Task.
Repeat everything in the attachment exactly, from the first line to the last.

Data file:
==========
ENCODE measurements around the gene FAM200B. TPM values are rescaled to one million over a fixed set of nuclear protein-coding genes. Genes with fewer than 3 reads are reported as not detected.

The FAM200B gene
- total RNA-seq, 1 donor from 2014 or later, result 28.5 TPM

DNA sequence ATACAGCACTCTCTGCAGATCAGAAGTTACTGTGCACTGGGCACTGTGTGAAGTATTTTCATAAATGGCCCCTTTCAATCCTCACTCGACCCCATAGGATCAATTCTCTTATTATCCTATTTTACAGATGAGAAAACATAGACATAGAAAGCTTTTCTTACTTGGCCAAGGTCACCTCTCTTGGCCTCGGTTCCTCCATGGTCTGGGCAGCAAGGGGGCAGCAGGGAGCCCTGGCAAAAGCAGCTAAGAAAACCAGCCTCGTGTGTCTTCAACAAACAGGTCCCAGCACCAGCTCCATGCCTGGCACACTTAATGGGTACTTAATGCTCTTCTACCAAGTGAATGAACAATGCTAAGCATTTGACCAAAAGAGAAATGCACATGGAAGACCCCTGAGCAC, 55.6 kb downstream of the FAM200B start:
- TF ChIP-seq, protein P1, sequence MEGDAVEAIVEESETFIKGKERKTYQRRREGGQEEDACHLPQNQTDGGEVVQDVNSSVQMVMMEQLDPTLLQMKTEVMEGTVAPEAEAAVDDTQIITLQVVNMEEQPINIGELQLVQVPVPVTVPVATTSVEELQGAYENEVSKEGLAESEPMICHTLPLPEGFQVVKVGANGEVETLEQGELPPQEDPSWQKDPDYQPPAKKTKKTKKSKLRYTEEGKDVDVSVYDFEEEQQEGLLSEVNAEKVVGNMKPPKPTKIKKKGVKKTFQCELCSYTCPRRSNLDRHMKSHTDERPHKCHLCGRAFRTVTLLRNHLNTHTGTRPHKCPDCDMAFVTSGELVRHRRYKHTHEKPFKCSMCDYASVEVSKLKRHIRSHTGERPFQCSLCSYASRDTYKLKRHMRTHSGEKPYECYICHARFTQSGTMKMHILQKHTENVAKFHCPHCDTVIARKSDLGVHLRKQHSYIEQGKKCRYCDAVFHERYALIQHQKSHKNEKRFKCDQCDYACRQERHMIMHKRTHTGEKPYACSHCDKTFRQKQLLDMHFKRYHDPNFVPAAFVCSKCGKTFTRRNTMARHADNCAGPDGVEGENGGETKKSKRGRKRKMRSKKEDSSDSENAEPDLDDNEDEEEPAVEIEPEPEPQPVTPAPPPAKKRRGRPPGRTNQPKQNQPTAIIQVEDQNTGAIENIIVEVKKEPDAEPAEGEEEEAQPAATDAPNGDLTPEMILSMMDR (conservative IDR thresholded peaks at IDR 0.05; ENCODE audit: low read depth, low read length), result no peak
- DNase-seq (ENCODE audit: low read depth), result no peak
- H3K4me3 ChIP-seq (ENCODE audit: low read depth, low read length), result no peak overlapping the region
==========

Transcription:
ENCODE measurements around the gene FAM200B. TPM values are rescaled to one million over a fixed set of nuclear protein-coding genes. Genes with fewer than 3 reads are reported as not detected.

The FAM200B gene
- total RNA-seq, 1 donor from 2014 or later, result 28.5 TPM

DNA sequence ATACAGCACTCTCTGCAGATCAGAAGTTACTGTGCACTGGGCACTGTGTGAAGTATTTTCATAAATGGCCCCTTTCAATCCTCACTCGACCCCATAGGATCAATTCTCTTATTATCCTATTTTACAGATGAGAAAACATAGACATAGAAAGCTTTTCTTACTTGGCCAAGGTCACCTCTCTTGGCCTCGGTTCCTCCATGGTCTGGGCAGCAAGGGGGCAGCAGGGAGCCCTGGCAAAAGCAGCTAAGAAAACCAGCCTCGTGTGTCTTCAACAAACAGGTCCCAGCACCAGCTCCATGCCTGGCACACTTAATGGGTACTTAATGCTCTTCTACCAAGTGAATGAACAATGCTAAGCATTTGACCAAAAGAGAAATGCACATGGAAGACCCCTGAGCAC, 55.6 kb downstream of the FAM200B start:
- TF ChIP-seq, protein P1, sequence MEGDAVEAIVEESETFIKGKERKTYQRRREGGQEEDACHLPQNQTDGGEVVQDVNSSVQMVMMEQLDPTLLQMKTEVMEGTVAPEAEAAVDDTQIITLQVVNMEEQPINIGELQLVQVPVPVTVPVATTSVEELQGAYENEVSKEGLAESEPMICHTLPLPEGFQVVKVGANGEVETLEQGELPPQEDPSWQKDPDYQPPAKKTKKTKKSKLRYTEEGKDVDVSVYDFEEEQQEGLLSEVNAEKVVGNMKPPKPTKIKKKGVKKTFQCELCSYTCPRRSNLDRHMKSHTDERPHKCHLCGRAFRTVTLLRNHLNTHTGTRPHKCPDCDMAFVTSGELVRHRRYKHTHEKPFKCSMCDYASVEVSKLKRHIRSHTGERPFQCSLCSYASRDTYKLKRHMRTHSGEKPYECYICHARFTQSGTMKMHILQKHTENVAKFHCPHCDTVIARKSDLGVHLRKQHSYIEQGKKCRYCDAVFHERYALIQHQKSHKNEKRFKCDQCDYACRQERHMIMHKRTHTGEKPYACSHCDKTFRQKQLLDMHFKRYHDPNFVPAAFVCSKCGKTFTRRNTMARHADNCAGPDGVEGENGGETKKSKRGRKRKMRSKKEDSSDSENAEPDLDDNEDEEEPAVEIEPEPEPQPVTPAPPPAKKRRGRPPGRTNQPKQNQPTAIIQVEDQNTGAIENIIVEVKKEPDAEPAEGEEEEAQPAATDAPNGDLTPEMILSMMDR (conservative IDR thresholded peaks at IDR 0.05; ENCODE audit: low read depth, low read length), result no peak
- DNase-seq (ENCODE audit: low read depth), result no peak
- H3K4me3 ChIP-seq (ENCODE audit: low read depth, low read length), result no peak overlapping the region